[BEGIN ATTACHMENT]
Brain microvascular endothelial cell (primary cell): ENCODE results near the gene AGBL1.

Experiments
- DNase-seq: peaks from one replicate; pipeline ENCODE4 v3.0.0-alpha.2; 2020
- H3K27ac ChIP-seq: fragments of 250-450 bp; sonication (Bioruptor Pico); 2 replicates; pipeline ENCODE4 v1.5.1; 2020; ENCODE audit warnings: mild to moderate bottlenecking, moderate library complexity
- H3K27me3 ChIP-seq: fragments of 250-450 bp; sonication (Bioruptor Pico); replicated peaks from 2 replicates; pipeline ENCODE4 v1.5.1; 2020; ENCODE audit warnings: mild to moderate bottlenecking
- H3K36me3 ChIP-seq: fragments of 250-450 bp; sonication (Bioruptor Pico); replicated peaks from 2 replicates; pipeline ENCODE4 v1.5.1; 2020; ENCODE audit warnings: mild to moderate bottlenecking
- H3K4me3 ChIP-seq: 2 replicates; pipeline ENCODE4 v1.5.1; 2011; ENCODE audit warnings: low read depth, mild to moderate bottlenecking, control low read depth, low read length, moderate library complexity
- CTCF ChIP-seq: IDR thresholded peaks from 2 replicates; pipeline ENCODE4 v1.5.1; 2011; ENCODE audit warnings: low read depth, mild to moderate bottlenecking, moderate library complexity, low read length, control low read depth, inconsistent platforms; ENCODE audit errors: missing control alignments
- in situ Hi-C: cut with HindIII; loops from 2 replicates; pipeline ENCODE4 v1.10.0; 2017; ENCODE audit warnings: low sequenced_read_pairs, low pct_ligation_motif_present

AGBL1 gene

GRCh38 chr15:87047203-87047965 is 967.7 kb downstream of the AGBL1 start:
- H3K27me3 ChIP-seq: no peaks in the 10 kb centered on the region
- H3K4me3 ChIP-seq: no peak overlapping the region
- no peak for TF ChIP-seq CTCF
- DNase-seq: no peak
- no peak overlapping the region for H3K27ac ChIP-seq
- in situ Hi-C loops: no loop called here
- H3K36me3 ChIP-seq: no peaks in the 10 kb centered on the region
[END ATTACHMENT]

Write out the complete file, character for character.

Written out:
Brain microvascular endothelial cell (primary cell): ENCODE results near the gene AGBL1.

Experiments
- DNase-seq: peaks from one replicate; pipeline ENCODE4 v3.0.0-alpha.2; 2020
- H3K27ac ChIP-seq: fragments of 250-450 bp; sonication (Bioruptor Pico); 2 replicates; pipeline ENCODE4 v1.5.1; 2020; ENCODE audit warnings: mild to moderate bottlenecking, moderate library complexity
- H3K27me3 ChIP-seq: fragments of 250-450 bp; sonication (Bioruptor Pico); replicated peaks from 2 replicates; pipeline ENCODE4 v1.5.1; 2020; ENCODE audit warnings: mild to moderate bottlenecking
- H3K36me3 ChIP-seq: fragments of 250-450 bp; sonication (Bioruptor Pico); replicated peaks from 2 replicates; pipeline ENCODE4 v1.5.1; 2020; ENCODE audit warnings: mild to moderate bottlenecking
- H3K4me3 ChIP-seq: 2 replicates; pipeline ENCODE4 v1.5.1; 2011; ENCODE audit warnings: low read depth, mild to moderate bottlenecking, control low read depth, low read length, moderate library complexity
- CTCF ChIP-seq: IDR thresholded peaks from 2 replicates; pipeline ENCODE4 v1.5.1; 2011; ENCODE audit warnings: low read depth, mild to moderate bottlenecking, moderate library complexity, low read length, control low read depth, inconsistent platforms; ENCODE audit errors: missing control alignments
- in situ Hi-C: cut with HindIII; loops from 2 replicates; pipeline ENCODE4 v1.10.0; 2017; ENCODE audit warnings: low sequenced_read_pairs, low pct_ligation_motif_present

AGBL1 gene

GRCh38 chr15:87047203-87047965 is 967.7 kb downstream of the AGBL1 start:
- H3K27me3 ChIP-seq: no peaks in the 10 kb centered on the region
- H3K4me3 ChIP-seq: no peak overlapping the region
- no peak for TF ChIP-seq CTCF
- DNase-seq: no peak
- no peak overlapping the region for H3K27ac ChIP-seq
- in situ Hi-C loops: no loop called here
- H3K36me3 ChIP-seq: no peaks in the 10 kb centered on the region